Brown v. Houston et al
MEMORANDUM AND ORDER that Plaintiff's Motion for Partial Summary Judgment (Filing No. 54 ) is denied. Plaintiffs Motions for Appointment of Counsel (Filing No. 56 ; Filing No. 58 ) are denied without prejudice to reassertion. Plaintiff 9;s Motion to Extend Deadline for Filing Interrogatories (Filing No. 59 ) is granted, and paragraph (1) of the Order Setting Schedule for Progressionof Case (Filing No. 53 ) is amended to provide that the parties may serve interrogatories on or before September 15, 2017. Ordered by Senior Judge Richard G. Kopf. (Copy mailed to pro se party) (LAC)
IN THE UNITED STATES DISTRICT COURT
FOR THE DISTRICT OF NEBRASKA
MARVIN L. BROWN JR.,
ROBERT HOUSTON, et al.,
Pending before the court are Plaintiff’s Motion for Partial Summary Judgment
(Filing No. 54), Motions for Appointment of Counsel (Filing No. 56; Filing No. 58),
and Motion to Extend Deadline for Filing Interrogatories to Defendants (Filing No.
Motion for Partial Summary Judgment
Plaintiff’s Motion for Partial Summary Judgment (Filing No. 54) will be denied
because Plaintiff (1) has failed to offer any evidence showing that he is entitled to
judgment as a matter of law, Fed. R. Civ. P. 56; (2) has failed to support his motion
with a separate statement of material facts to which he contends there is no genuine
issue and that contains pinpoint references to affidavits, pleadings, discovery
responses, deposition testimony, or other materials, NECivR 56.1(a) (failure to submit
statement of facts and citations to record supporting factual allegations may be
grounds to deny the motion); and (3) has filed a brief (Filing No. 55) in support of his
Motion for Partial Summary Judgment that vaguely discusses the court’s previous
orders and asserts arguments against each of the affirmative defenses listed in
Defendants’ Answer, but does not discuss how he is entitled to judgment as a matter
of law, NECivR 7.1(a)(1)(A) (“The brief must concisely state the reasons for the
motion and cite to supporting authority.”); NEGenR 1.3(g) (“parties who proceed pro
se are bound by and must comply with all local and federal procedural rules”).
Motions for Appointment of Counsel
This case is still in its early stages, and it is not clear that Plaintiff and the court
will benefit from the appointment of counsel at this point. The facts underlying
Plaintiff’s claims are not complex, nor are the legal arguments regarding those claims.
Further, Plaintiff has filed several pleadings, motions, and briefs with the court,
indicating his basic ability to present his claims. Thus, Plaintiff’s requests for the
appointment of counsel will be denied without prejudice to reassertion. Phillips v.
Jasper Cty. Jail, 437 F.3d 791, 794 (8th Cir. 2006) (there is no constitutional or
statutory right to appointed counsel in civil cases, and 28 U.S.C. § 1915(e) says court
“may” appoint counsel; “relevant criteria for determining whether counsel should be
appointed include the factual complexity of the issues, the ability of the indigent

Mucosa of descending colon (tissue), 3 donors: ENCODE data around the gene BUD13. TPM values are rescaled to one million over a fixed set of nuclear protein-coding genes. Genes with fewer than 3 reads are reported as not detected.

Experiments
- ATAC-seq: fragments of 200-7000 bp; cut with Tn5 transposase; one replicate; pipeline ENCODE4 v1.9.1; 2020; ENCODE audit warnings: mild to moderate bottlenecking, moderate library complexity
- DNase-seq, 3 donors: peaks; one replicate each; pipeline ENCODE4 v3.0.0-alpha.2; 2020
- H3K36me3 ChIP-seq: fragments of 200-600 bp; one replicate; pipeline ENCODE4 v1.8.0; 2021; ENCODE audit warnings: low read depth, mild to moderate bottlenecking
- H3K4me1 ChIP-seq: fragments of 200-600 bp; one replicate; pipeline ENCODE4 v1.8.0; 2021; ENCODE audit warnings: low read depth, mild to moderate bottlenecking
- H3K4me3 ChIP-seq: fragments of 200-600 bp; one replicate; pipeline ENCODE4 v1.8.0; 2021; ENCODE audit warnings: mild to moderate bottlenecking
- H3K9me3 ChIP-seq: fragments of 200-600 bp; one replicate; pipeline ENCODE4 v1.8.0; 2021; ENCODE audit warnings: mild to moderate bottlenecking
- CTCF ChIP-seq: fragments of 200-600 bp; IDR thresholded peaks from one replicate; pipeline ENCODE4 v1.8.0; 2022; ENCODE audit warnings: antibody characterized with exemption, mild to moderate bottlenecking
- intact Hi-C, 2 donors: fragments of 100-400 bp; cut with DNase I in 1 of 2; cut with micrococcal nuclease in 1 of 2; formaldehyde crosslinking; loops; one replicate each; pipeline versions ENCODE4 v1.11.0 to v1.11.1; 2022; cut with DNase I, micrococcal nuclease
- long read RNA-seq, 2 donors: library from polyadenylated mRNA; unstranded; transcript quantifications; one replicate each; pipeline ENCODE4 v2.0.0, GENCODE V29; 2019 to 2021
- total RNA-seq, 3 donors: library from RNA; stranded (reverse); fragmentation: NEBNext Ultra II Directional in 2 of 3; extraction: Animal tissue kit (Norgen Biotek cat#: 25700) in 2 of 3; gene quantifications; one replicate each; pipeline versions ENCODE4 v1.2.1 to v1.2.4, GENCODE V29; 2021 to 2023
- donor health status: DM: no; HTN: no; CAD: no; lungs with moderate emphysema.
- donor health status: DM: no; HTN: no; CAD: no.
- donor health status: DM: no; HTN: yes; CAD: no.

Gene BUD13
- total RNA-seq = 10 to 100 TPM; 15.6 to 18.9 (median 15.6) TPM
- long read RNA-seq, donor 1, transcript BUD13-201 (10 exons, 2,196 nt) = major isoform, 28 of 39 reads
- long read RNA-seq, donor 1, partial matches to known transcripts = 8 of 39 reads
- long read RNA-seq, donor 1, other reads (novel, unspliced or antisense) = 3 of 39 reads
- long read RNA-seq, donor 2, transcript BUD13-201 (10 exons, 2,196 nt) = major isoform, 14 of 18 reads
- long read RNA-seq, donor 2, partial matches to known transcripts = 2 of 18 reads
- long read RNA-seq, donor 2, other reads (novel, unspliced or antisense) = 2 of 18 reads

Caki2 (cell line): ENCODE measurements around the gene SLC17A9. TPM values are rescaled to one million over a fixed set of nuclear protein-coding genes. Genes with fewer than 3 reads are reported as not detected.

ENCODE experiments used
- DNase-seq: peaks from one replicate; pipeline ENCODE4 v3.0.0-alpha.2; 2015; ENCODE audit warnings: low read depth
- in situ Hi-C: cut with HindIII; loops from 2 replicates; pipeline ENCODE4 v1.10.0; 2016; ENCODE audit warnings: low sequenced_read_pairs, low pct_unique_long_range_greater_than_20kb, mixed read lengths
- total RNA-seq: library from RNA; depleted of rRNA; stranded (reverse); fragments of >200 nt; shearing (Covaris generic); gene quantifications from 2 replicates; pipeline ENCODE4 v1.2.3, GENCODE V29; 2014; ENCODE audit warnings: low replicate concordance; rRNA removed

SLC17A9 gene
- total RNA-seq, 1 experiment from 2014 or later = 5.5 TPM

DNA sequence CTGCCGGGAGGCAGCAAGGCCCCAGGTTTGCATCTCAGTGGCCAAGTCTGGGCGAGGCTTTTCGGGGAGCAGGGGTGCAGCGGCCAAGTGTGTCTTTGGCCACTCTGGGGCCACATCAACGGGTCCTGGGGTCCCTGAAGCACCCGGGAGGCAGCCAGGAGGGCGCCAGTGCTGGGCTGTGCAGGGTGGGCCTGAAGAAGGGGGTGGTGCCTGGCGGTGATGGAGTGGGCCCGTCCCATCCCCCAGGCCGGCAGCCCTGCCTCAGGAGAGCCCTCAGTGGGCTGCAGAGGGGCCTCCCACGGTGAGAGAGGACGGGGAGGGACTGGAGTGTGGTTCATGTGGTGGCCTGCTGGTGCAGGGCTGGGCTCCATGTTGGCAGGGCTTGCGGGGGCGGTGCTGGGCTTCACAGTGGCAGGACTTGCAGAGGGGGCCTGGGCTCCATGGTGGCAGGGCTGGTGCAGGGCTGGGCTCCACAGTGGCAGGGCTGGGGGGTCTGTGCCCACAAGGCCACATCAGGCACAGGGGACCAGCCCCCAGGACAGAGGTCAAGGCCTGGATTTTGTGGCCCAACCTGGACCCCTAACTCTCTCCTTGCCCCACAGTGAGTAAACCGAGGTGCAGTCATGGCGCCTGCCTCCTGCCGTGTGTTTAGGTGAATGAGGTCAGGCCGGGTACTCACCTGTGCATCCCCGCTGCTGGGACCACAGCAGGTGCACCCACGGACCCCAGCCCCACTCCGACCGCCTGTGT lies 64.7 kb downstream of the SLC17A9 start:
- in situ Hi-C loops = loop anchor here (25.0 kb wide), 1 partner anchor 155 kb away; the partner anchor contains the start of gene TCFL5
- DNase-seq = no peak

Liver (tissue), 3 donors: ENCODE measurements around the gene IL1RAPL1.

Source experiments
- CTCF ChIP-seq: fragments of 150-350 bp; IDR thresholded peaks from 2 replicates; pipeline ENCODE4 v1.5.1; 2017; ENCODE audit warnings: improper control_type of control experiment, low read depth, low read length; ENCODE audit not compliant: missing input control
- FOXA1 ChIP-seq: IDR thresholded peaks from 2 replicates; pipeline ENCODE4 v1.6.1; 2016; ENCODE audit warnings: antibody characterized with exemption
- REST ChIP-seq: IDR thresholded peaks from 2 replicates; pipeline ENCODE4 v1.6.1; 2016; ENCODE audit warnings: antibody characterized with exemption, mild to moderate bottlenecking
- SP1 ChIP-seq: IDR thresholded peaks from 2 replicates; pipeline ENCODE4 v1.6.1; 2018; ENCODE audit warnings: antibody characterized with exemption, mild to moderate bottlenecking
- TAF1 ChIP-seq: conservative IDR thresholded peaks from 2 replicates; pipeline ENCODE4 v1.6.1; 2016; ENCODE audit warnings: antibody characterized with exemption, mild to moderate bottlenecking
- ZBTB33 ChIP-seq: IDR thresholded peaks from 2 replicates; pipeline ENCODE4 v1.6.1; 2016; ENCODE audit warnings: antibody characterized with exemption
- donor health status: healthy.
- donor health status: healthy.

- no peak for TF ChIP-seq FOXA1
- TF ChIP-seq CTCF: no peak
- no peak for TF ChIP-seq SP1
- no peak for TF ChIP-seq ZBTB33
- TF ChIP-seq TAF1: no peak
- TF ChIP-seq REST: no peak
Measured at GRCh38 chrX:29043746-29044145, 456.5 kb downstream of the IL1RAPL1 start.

person to investigate the facts, the existence of conflicting testimony, the ability of the
indigent person to present the claims, and the complexity of the legal arguments”);
Ward v. Smith, 721 F.3d 940, 943 (8th Cir. 2013) (district court did not abuse its
“considerable discretion” in denying inmate’s motion for appointment of counsel in
§ 1983 action against correctional officers and nurse for excessive force and deliberate
indifference to serious medical need; neither underlying facts nor legal arguments
were so complex as to require appointment of counsel, and defendant’s well-written
filings with court indicated his basic ability to state claims); Trotter v. Lawson, 636
F. App’x 371, 373 (8th Cir. 2016) (unpublished) (appointed counsel may not be
warranted early in proceedings and when it is not clear that plaintiff has difficulty in
obtaining and presenting admissible evidence and lacks skills to present case to jury);
Davis v. Scott, 94 F.3d 444, 447 (8th Cir. 1996) (“Indigent civil litigants do not have
a constitutional or statutory right to appointed counsel. The trial court has broad
discretion to decide whether both the plaintiff and the court will benefit from the
appointment of counsel[.]” (internal citation and quotation marks omitted)).
Motion to Extend Deadline for Filing Interrogatories
Due to a variety of institutional logistical issues that have allegedly affected
Plaintiff’s ability to access the prison law library, Plaintiff requests an undefined
extension of the July 31, 2017, deadline to serve interrogatories (Filing No. 53).
Although Plaintiff’s motion was filed almost a month after the deadline in which to
serve interrogatories, the motion will be granted upon Plaintiff’s showing of excusable
neglect. Fed. R. Civ. P. 6(b)(1)(B).
IT IS ORDERED:
Plaintiff’s Motion for Partial Summary Judgment (Filing No. 54) is
Plaintiff’s Motions for Appointment of Counsel (Filing No. 56; Filing
No. 58) are denied without prejudice to reassertion; and
Plaintiff’s Motion to Extend Deadline for Filing Interrogatories (Filing
No. 59) is granted, and paragraph (1) of the Order Setting Schedule for Progression
of Case (Filing No. 53) is amended to provide that the parties may serve
interrogatories on or before September 15, 2017.
DATED this 28th day of August, 2017.
BY THE COURT:
s/ Richard G. Kopf
Senior United States District Judge
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